I haven't seen this done yet, so I'm on it.
There have been mixed reviews about the leak of the draft board, ranging from Bryan Broaddus chastising the blog for leaking it, to the story on NFL.com which was less critical, and brought up a good point at the end, regarding changes that may be made.
I also saw earlier what if memory serves was an article written by Marc Sessler (I could be wrong) calling the leak "intrepid reporting." Personally, that's where I stand, but I can no longer find any reference to the article. Ah, online news, no paper trail.
So my question is this: Was it right or wrong?
My take: Neither. It just happened.
Part of the job of the press, which at this level can include blogging, (depending on the quality of the site and who you ask), is to gain access to information and report ethically.
Now I can understand where Broaddus and the organization may be upset with this information becoming publicly available. However, let us keep in mind this was not done until well after the draft was completed. In my opinion, this gives no competitive advantage.
Teams can only infer what they choose to by the draft board, the same as if they cross referenced the draft selectees. Does seeing who was there and where they were ranked tell you anything? I see little gain other than something to talk about.
I suppose it could lead you to get a feel for what they cowboys scouts see in players, but let's be realistic, this isn't the CIA.
First, I think that draft boards should go public, period. There is little accountability between teams and their fan bases, except through ticket and merchandising sales. This wouldn't change much, but would certainly show everyone whether the entire staff was working cohesively, slightly more than the war room cameras.
I think this is either a publicity ploy, or just really bad planning. Let me explain.
1) Bad, I mean REALLY bad situational awareness.
This falls squarely on the shoulders of the GM. You allowed cameras in your war room. Let me say that once more, so it sinks in.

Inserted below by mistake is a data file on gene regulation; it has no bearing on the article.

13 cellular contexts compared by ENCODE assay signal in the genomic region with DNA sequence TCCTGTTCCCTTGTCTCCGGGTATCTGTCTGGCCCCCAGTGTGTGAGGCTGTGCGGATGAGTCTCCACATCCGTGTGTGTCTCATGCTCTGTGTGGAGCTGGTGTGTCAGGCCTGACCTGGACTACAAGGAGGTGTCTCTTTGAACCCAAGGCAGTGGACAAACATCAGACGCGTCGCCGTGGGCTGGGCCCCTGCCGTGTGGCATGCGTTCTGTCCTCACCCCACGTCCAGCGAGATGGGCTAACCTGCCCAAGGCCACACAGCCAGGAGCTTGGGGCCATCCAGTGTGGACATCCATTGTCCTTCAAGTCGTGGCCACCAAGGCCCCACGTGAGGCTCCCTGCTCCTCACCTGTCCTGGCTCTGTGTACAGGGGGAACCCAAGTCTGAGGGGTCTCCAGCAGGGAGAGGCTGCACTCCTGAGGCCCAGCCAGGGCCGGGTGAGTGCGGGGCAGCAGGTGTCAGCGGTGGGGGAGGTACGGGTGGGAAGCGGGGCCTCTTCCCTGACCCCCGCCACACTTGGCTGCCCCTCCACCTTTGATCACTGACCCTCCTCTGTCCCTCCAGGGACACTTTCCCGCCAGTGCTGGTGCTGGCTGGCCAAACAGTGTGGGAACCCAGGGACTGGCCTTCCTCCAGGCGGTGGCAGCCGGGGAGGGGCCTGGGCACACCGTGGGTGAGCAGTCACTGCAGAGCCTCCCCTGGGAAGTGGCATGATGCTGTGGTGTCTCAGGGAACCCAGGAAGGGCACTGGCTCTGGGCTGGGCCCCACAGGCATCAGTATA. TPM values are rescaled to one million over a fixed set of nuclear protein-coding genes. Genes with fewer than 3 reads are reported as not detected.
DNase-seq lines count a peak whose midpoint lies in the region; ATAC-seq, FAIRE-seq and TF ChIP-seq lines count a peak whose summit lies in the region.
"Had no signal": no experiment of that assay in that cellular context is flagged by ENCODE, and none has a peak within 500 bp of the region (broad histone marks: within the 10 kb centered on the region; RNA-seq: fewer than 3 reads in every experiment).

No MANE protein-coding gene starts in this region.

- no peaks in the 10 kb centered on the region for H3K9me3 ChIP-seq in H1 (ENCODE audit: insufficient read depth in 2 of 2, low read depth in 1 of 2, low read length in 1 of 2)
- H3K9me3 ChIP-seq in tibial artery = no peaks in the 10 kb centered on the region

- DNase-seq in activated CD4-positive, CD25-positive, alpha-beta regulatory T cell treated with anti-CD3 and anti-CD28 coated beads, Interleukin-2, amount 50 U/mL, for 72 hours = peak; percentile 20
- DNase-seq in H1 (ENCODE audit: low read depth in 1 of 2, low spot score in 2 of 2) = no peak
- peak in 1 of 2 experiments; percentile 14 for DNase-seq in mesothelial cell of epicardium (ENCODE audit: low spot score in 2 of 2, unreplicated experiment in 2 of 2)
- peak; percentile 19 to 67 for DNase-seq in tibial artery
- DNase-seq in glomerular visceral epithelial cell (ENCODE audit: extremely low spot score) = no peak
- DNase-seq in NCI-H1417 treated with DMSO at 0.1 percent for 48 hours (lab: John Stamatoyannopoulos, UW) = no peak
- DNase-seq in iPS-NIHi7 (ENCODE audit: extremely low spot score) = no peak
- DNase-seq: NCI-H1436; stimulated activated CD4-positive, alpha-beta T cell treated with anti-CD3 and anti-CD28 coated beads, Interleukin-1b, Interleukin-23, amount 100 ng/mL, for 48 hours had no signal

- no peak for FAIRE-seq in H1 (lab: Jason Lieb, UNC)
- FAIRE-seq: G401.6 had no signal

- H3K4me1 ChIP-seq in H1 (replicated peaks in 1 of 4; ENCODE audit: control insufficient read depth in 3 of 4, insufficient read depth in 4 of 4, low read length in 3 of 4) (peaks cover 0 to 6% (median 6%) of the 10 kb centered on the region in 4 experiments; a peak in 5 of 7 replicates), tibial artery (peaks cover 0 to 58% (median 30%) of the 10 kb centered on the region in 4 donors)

You allowed cameras in your war room.
What does one expect will happen? Pictures will be taken. They will be viewed. When you position the draft board directly behind your smiling face, do you suppose that is the only thing in the photo people will look at? I don't.
There is a reason that cell phones and cameras are not allowed in restricted areas. Because pictures get taken. And people look at them. Then they get shared.
2) Poor board placement.
OK, you're saying, "But we have to have cameras in there, for the publicity aspect and the fans."
That's easy enough. If the camera can see it, so can we. Place stationary cameras where they can see you for happy snaps, but not the board.
This is your war room, so manage it like you don't want to lose a competitive advantage if your board is seen.
Then again, this has generated a fireball of attention, and the Cowboys were the top story for a minute. No such thing as bad publicity. If this is the worst thing the organization has to endure this year, they and we should count ourselves extremely lucky.
I for one have found the conversations about where other teams drafted players vs. where the Cowboys had them graded to be interesting only in that there is such a difference among scouting opinions.
There is precious little transparency in the drafting process; it's all speculation. We readers like to get a little factual nugget every now and then, and this was a good one.
The draft is already over, how can the board be useful to another team? You're afraid they're going to quick snatch up a guy you were scoping as a UDFA because they saw you graded him highly? If that is so, I think the other team is really poorly managed, and you're being paranoid.
Anyway, I support the decision to publish the board. It's news, after all.